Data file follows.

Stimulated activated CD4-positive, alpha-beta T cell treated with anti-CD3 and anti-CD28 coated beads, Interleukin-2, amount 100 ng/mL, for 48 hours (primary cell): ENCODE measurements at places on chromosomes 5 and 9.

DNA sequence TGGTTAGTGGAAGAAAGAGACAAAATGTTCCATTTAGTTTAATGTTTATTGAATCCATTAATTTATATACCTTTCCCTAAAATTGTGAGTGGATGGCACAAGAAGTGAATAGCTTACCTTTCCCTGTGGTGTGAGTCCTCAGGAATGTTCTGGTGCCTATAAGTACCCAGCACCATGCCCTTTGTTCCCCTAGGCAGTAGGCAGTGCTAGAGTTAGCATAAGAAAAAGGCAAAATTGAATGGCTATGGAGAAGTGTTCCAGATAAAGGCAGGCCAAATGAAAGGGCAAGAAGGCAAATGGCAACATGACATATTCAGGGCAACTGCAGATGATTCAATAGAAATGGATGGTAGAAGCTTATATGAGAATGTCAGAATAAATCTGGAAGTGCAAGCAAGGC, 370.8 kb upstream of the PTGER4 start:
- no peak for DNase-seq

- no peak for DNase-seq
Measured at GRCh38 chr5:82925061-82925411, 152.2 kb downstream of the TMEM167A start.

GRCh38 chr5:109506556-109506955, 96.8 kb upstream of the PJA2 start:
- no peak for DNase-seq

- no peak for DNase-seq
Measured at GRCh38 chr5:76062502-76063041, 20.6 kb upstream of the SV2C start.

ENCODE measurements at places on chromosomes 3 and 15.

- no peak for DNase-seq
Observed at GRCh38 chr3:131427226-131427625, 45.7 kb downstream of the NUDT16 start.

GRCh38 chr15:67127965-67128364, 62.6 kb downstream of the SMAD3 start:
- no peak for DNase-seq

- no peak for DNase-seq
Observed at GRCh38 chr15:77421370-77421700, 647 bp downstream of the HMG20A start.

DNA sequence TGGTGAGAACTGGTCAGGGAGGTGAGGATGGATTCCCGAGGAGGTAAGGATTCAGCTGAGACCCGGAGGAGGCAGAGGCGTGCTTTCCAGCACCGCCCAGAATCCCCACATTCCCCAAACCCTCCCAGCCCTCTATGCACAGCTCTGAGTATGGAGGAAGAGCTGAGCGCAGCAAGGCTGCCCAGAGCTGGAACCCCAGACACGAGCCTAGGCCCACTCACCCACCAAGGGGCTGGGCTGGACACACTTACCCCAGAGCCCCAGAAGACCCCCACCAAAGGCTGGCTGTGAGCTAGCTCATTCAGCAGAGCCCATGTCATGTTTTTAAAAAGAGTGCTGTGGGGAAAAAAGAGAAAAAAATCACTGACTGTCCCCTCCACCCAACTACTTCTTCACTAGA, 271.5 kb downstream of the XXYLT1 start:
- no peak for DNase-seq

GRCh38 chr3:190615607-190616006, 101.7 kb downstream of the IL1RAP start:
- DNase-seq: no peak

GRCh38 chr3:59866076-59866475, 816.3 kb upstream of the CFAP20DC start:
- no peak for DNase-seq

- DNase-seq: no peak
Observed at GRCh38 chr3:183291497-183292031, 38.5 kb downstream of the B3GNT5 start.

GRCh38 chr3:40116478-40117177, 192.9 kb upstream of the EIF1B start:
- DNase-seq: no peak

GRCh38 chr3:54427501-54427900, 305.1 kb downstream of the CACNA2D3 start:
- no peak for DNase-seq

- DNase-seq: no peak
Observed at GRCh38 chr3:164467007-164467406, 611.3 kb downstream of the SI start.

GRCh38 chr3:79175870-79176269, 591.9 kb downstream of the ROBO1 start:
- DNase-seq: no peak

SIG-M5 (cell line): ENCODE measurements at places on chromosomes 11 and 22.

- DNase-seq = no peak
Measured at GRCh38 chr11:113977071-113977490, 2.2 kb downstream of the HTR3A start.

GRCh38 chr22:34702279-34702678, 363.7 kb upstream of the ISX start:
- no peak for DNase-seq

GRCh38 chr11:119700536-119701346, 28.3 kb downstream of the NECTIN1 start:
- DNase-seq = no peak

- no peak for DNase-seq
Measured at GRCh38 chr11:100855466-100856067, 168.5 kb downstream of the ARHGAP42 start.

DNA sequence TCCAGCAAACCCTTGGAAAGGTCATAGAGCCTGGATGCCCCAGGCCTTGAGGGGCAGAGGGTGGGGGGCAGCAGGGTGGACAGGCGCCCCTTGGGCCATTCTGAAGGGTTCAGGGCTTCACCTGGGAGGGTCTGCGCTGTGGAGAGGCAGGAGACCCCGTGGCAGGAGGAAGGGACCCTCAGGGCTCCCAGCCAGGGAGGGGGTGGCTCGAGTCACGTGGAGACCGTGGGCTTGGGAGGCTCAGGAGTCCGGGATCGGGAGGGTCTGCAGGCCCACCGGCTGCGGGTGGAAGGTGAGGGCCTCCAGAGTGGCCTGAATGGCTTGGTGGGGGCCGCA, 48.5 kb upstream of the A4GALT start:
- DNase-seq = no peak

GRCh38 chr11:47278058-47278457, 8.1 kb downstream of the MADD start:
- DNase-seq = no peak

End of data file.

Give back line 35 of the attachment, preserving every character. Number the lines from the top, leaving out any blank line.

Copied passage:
Measured at GRCh38 chr11:113977071-113977490, 2.2 kb downstream of the HTR3A start.